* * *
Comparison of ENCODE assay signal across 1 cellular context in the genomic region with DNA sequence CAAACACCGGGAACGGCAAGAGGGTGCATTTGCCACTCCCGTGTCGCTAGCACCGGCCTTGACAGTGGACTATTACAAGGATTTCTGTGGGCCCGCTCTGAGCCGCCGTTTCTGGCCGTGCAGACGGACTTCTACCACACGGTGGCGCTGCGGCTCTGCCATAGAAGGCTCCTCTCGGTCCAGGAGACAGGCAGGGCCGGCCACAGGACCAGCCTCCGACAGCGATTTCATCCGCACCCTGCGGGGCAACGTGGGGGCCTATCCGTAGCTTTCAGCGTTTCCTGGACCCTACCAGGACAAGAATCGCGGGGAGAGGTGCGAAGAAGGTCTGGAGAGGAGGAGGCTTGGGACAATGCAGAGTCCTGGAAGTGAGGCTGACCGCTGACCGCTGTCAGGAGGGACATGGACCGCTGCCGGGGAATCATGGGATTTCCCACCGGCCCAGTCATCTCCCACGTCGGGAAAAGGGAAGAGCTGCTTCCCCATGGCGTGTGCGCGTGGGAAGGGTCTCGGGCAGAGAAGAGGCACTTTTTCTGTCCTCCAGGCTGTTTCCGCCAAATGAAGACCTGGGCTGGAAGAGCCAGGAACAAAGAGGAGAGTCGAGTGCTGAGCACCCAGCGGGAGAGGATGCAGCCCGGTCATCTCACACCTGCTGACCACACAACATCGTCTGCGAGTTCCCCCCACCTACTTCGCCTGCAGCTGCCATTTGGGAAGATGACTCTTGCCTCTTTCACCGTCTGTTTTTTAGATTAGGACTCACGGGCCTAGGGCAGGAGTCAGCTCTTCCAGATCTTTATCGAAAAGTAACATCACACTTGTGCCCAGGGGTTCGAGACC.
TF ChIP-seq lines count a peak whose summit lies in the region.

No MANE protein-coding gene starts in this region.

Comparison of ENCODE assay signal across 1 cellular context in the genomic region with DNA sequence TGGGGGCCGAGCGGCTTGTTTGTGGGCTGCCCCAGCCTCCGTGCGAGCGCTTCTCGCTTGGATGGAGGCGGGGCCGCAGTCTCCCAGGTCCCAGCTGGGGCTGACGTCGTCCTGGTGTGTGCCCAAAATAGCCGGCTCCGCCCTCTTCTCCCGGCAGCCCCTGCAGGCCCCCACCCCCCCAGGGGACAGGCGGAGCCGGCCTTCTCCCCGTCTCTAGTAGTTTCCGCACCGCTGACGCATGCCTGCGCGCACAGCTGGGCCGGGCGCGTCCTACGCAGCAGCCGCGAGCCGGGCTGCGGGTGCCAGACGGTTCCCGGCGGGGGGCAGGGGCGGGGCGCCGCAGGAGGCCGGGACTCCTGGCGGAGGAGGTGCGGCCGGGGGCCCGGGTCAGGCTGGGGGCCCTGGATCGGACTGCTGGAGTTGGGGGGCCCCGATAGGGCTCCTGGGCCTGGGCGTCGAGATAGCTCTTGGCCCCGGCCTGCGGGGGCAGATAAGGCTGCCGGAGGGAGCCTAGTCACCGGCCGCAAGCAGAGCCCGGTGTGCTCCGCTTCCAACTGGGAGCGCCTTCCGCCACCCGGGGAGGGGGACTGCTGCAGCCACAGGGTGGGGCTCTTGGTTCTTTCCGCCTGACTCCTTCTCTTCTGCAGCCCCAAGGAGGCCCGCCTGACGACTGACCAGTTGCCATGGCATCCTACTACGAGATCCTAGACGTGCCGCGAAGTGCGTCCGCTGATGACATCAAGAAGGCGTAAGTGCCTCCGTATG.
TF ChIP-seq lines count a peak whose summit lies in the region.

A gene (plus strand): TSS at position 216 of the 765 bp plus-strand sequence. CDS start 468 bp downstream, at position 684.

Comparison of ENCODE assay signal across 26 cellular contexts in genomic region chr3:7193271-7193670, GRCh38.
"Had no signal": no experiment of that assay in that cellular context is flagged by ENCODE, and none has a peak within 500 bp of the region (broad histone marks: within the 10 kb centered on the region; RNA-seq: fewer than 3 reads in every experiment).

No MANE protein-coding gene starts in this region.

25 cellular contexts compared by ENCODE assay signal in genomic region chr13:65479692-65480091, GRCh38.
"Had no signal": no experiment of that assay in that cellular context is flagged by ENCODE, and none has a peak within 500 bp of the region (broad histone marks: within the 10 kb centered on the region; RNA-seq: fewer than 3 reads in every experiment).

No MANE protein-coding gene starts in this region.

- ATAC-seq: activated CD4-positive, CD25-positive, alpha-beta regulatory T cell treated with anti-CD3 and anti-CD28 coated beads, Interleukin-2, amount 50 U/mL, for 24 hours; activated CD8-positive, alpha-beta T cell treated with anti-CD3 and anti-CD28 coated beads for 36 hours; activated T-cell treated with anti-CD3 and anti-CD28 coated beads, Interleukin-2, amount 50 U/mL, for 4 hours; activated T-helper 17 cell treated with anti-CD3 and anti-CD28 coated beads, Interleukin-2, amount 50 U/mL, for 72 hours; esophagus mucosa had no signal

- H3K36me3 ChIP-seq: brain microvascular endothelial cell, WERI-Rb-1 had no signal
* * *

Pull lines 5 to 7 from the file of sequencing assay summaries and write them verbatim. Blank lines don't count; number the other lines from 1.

TF ChIP-seq lines count a peak whose summit lies in the region.

A gene (plus strand): TSS at position 216 of the 765 bp plus-strand sequence. CDS start 468 bp downstream, at position 684.

Comparison of ENCODE assay signal across 26 cellular contexts in genomic region chr3:7193271-7193670, GRCh38.